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Film Spotlight: White Bird in a Blizzard 

Another vaguely noir-ish film set in California hits the Cleveland Institute of Art Cinematheque this weekend, and this one's as much a celebration of the late '80s as Inherent Vice is of the early '70s. White Bird in a Blizzard, starring Shailene Woodley and directed by Gregg Araki (the guy who humanized a horrific act of sexual abuse in 2005's Mysterious Skin) plays at 6:35 p.m. on Thursday and 8:55 p.m. on Saturday.

Woodley plays Kat, a well-adjusted, sexually adventurous teen whose mother (Eva Green) goes mysteriously missing within the movie's opening five minutes. It's then much less a procedural or whodunnit — it's the anti-Gone Girl — and more a slow, hopscotching interrogation of Kat's rocky relationship with her mom.

Green and Woodley, though, to say nothing of Kat's best friends, played by Precious's Gabourey Sidibe and the flamboyantly coiffed Mark Indelicato, seem at odds on screen, battling not as characters but as tonal attaches. They just flat-out don't mesh.

Kat is all John Hughes, if a tad on the sultrier side. She wears Depeche Mode T-shirts and constantly wants to have sex with her loser boyfriend — and if not with him, then with the hunky detective (Thomas Jane) she has no trouble at all seducing. She twirls her telephone cord and gossips in the basement or at the mall with her spunky weirdo pals.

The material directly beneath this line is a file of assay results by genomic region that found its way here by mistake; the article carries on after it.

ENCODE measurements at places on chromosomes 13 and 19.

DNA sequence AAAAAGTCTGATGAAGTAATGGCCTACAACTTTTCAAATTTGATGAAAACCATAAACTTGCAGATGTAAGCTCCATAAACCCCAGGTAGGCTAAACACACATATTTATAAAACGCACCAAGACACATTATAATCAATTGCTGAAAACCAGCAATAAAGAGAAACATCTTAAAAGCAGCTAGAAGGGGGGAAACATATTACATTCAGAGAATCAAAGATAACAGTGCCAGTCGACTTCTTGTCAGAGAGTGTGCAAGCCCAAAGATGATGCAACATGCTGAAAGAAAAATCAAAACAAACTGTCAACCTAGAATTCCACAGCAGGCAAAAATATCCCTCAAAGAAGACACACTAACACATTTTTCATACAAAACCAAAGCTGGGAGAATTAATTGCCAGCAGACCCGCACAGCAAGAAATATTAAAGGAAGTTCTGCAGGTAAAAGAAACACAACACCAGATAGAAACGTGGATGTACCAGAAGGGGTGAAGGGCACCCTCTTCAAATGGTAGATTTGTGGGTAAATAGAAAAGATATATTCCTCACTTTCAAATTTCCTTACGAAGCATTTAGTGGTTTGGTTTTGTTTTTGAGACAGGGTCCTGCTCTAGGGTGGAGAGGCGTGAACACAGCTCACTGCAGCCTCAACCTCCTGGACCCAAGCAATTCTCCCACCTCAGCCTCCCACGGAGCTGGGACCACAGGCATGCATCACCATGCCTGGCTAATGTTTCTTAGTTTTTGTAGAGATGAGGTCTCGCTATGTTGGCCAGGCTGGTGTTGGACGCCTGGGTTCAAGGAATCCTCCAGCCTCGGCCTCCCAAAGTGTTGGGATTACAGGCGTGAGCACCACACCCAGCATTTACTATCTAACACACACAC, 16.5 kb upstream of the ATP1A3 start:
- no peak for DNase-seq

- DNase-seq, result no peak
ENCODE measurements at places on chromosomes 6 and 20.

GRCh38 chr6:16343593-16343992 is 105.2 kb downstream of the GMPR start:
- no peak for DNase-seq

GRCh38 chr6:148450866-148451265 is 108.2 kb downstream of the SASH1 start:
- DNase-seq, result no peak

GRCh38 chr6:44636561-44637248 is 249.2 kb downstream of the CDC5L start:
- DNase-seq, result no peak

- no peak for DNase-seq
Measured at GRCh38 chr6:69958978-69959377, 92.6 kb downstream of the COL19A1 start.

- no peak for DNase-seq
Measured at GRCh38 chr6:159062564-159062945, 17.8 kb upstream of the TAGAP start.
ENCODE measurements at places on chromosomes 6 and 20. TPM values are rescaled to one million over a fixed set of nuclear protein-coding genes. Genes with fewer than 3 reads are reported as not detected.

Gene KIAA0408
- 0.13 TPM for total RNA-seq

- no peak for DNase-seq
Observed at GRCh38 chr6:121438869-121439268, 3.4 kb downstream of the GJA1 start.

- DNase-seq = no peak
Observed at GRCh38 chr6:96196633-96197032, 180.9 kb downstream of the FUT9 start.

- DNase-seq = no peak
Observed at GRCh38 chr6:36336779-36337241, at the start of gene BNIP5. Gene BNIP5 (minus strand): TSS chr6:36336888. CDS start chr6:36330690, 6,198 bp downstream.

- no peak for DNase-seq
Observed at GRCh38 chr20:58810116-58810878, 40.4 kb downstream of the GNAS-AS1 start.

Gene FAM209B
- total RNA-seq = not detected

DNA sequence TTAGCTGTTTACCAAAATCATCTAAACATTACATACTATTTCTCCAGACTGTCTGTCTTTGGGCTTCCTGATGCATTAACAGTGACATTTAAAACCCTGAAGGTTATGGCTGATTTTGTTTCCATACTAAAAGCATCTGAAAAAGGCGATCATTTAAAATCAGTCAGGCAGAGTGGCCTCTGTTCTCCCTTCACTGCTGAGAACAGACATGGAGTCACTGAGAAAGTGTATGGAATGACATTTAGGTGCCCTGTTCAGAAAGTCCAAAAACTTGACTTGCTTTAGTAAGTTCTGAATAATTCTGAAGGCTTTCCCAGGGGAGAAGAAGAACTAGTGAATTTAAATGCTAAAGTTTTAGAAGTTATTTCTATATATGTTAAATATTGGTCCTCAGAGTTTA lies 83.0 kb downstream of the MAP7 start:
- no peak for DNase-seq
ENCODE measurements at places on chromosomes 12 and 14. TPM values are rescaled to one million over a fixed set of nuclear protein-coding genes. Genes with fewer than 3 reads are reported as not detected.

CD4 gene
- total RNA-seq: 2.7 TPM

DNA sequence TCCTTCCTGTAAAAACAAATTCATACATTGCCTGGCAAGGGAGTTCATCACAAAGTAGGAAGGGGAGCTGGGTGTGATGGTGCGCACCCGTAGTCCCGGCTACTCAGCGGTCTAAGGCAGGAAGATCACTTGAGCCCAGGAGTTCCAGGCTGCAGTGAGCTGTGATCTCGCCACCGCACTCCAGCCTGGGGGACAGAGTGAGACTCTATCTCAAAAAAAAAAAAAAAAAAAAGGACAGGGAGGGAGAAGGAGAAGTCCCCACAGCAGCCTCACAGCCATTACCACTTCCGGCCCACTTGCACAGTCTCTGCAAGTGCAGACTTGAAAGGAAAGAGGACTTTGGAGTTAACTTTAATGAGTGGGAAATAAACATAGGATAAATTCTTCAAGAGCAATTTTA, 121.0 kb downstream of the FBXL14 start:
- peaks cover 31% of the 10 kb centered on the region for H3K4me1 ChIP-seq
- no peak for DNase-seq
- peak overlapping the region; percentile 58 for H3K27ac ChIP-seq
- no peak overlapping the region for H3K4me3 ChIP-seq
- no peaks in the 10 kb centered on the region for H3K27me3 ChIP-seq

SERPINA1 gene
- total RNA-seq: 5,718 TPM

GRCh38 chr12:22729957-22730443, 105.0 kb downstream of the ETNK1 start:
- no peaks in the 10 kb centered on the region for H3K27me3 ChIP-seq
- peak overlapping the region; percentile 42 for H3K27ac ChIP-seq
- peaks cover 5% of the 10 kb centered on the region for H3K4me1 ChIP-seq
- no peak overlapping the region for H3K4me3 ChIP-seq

Meanwhile, Green, as Kat's mom Eve, is a bizarre and almost paranormal presence in flashbacks. She's made up in the lurid colors of mid-20th-century suburban housewife melodrama. She affects something like an accent. She has turned to exotic, Victorian lingerie and strong drink to fend off the nightmare her life has become: her milquetoast husband (Law & Order SVU's Christopher Meloni) and an utter lack of sexual fulfillment.

Storywise, Eve's disappearance, and the ultimate resolution, fail to register as important moments in Kat's life — she honestly doesn't seem to care that much. And though Woodley delivers a convincing performance, she's strapped with lesser actors and a story that could've used more time on the drawing board. Woodley's turns as troubled teens in The Spectacular Now and The Fault in Our Stars are still high-water marks, but she shouldn't be blamed for taking this role, with the queer-cinema champion Araki, a guy who's bravely exploring taboo territory, even if the result is often tentative and bumpy.


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